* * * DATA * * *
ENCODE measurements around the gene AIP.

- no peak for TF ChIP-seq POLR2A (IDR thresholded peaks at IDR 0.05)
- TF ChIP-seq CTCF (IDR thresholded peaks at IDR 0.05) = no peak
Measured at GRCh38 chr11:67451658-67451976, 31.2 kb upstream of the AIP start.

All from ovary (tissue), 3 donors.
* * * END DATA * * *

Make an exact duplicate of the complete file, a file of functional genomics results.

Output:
ENCODE measurements around the gene AIP.

- no peak for TF ChIP-seq POLR2A (IDR thresholded peaks at IDR 0.05)
- TF ChIP-seq CTCF (IDR thresholded peaks at IDR 0.05) = no peak
Measured at GRCh38 chr11:67451658-67451976, 31.2 kb upstream of the AIP start.

All from ovary (tissue), 3 donors.